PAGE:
Here is a group of adults with intellectual and developmental disabilities that come to us by bus every week so that they can grocery shop for themselves. They love it and we love helping them with some independence.
I just want to thank you guys at Celestial Manna for what you do for your community. My children have 16 different food allergies and can only eat food that is prepared at home. Thanks to the food given to the USO by you all- I get fresh produce, baked goods, and treats and wiggle room in my grocery budget!
“Thanks for thinking of me with the pick up. It was such a blessing to me to be able to bless others. Tonight I’m taking the flowers you provided to a woman in our church for her birthday. In one of the boxes of flowers was her favorite- I gave her food yesterday as well. She lives alone, doesn’t drive, and doesn’t have much financially; she has no family here. Actually, my son is one of her best buddies at church- they’re adorable when they sit together and chat! Anyway thanks again!”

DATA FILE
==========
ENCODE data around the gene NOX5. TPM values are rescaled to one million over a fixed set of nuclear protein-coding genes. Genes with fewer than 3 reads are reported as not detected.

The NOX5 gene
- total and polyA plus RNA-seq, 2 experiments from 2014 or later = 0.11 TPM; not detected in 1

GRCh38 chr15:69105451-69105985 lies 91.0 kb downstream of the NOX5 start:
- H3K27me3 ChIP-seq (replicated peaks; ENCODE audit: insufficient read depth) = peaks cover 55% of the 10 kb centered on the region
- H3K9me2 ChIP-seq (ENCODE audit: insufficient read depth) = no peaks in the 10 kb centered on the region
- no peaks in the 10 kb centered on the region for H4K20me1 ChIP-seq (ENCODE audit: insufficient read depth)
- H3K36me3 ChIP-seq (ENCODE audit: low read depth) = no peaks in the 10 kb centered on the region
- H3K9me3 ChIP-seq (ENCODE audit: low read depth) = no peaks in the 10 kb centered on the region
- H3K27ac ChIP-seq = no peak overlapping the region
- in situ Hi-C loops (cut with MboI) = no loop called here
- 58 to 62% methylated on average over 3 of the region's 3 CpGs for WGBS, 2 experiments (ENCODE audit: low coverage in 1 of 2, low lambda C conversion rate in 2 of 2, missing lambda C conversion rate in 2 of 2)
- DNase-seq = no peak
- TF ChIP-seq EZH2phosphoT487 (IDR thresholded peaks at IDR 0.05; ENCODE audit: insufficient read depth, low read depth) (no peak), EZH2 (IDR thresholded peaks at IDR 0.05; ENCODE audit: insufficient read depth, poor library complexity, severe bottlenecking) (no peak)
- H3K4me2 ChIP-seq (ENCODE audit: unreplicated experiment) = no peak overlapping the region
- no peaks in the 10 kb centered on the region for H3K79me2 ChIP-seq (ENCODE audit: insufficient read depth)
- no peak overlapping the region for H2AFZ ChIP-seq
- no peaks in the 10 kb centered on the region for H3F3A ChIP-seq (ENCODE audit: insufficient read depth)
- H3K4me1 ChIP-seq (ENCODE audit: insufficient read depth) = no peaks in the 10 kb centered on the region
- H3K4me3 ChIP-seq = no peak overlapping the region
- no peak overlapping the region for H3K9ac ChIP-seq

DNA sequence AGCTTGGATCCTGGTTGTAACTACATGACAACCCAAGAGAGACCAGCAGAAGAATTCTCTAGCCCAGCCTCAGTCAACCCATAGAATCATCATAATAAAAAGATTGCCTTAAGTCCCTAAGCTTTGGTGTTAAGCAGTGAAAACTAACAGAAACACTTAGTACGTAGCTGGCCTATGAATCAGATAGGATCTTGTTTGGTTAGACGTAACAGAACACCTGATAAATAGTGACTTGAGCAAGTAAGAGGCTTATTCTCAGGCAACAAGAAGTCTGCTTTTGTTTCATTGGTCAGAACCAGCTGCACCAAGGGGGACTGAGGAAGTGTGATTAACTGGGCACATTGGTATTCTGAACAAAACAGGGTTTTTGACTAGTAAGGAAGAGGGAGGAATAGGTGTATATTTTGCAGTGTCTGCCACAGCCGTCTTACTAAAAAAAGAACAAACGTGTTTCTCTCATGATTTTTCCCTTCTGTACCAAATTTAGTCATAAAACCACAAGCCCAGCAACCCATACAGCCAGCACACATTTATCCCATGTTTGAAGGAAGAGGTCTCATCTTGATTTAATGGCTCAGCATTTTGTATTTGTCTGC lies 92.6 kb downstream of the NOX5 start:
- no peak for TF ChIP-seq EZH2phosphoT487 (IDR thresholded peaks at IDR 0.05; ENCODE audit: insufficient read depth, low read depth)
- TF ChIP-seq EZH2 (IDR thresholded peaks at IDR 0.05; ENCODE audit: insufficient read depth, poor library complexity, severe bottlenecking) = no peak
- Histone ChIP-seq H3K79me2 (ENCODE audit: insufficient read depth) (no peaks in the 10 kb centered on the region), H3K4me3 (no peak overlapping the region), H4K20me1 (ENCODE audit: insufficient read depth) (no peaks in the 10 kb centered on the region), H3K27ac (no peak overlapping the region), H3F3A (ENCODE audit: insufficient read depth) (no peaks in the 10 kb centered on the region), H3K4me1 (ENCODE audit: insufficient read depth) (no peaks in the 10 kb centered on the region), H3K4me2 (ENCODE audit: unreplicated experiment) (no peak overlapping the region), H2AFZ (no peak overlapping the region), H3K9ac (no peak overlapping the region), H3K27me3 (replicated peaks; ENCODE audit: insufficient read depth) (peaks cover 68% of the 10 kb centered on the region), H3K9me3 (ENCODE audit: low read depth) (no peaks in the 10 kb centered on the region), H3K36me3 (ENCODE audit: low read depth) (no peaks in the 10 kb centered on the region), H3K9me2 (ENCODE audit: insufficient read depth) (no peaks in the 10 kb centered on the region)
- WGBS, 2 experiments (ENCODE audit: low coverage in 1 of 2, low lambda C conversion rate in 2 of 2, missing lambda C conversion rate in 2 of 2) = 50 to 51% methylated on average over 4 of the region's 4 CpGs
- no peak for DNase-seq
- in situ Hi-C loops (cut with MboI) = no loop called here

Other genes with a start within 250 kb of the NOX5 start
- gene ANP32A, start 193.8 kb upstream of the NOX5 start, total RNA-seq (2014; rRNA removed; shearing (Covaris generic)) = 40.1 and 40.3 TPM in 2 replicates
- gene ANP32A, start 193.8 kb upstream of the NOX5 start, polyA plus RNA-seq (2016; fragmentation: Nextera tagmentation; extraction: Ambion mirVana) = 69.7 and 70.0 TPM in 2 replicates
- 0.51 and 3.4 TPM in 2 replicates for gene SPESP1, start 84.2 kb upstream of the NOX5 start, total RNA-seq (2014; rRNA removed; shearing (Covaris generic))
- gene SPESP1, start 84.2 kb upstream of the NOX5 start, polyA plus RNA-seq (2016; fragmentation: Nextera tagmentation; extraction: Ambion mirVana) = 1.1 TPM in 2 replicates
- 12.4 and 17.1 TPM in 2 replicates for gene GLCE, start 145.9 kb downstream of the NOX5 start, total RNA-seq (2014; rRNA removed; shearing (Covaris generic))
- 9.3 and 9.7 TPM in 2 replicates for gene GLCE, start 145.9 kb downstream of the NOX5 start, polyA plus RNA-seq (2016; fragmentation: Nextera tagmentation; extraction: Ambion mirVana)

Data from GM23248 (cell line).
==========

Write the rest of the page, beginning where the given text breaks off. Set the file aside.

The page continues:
In 1980, food waste accounted for less than 10 percent of total waste; by 2012 it made up well over a fifth of the country’s garbage. Americans now throw out more food than plastic, paper, metal, or glass. According to the Environmental Protection Agency, Americans threw away 38 million tons of food in 2014 alone — much of it unbought, unmarketable or unharvested food that was still perfectly edible. Flour milled from discarded coffee fruit. Chips made from juice pulp. Vodka distilled from strawberries that nobody seems to want. At one point not so long ago, such waste-based products were novelties for the Whole Foods set. But in the past three years, there’s been an explosion in the number of start-ups making products from food waste.
Founder and CEO of Celestial Manna provides insight and reasons for starting and growing the largest Food Bank (Reclamation) in Maryland and NOVA. Source: Charlie Mann says receivers can also be givers